Fearing Omicron BA.5 wave, UPM scientist suggests mandatory masking up outdoors again

·3-min read
Malay Mail
Malay Mail

KUALA LUMPUR, July 9 — Putrajaya should consider making wearing face masks outdoors mandatory again, scientist Bimo Ario Tejo suggested today in concern over a predicted new wave of infections with the highly transmissible Covid-19 Omicron BA.5 variant.

The medical chemistry expert at Universiti Putra Malaysia noted that many scientists believe Omicron BA.5 could be the next dominant strain triggering a new wave of infections in the country.

He pointed out that this is because BA.5 has a capability to prevent natural antibodies produced by infections from other variants before it, which means that those who have been infected by the earlier Omicron variants BA.1 and BA.2 can be reinfected.

“There’s no need to bring back the movement control order, but the government should consider making it mandatory to wear face masks outdoors again until the surge of cases subsides,” Bimo said in a statement.

Wearing face masks outdoors was no longer mandatory from May 1 this year.

The Health Ministry recorded 3,589 new Covid-19 cases and six new deaths from the disease as of midnight.

Bimo warned that BA.5 increases the risks of infection to already vulnerable groups like the elderly, children, and those who are immuno-compromised.

“The habit of Malaysians who place the elderly to live with their children and grandchildren exposes this vulnerable group to viral infections from family members who are active outside the home.

“Wearing face masks outdoors reduces the risk of family members carrying the virus from outside the home and infecting seniors living together,” Bimo explained.

He also echoed the Health Ministry’s calls for those who are at risk to get their second Covid-19 booster shots.

In addition to these two measures, Bimo said the government should increase the supply of antiviral drugs molnupiravir – better known by its brand name Lagevrio – and nirmatrelvir – brand Paxlovid – to treat vulnerable Covid-19 patients who are mildly symptomatic.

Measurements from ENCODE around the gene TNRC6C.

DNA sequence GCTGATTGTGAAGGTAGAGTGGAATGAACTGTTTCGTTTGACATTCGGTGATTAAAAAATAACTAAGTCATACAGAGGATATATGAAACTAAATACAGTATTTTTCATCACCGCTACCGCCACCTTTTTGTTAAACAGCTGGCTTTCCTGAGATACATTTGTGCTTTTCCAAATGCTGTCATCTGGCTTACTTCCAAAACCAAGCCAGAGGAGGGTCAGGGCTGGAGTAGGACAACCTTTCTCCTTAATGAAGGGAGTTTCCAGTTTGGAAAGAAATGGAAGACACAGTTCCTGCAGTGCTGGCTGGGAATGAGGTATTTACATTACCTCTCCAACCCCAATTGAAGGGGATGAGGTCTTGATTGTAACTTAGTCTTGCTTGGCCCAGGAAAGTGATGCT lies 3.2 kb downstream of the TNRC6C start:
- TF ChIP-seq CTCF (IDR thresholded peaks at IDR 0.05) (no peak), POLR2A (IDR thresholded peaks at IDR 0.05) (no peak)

But he also said that all these three measures are only for the short-term.

He urged the government to prepare for long-term measures against the next waves.

“Viruses continue to mutate and new variants will continue to emerge.

“Efforts to develop effective vaccines for all variants need to be initiated,” he said.

He said the government needs to take proactive measures and empower domestic agencies for the country’s self-protection.

He suggested that Malaysia should design its own pan-coronavirus vaccines to provide immunity to all variants, taking into account the sequences of all viruses in the beta coronavirus group.

“Intranasal spray vaccines show better effectiveness in preventing infection than vaccines given by injection.

“The Malaysian Genome and Vaccine Institute needs to be mandated to undertake the manufacture of the new Covid-19 vaccine,” Bimo said.

He added that the search to find antiviral drugs needs to be intensified, adding that Malaysia cannot just rely on two types of existing antiviral drugs imported from abroad.

“We need to learn from the Covid-19 pandemic. Developed countries that produce vaccines and drugs put their own interests first before helping poor and developing countries.

“The ability to produce its own vaccines and drugs is a strong capital to meet the challenges of the new wave of the future,” he said.

Health Minister Khairy Jamaluddin announced yesterday that Omicron BA.5 has been detected in Malaysia.

To fight the newest wave, he said the ministry will be stricter to ensure compliance with Covid-19 prevention rules and push even harder to raise vaccination rates among the populace as well as the second booster dose and use antiviral drugs for high-risk patients.

According to Khairy, a total of 16,152,022 people in the country have received their first booster shots as of last Thursday while those eligible for the second booster number 23,545,221 people.

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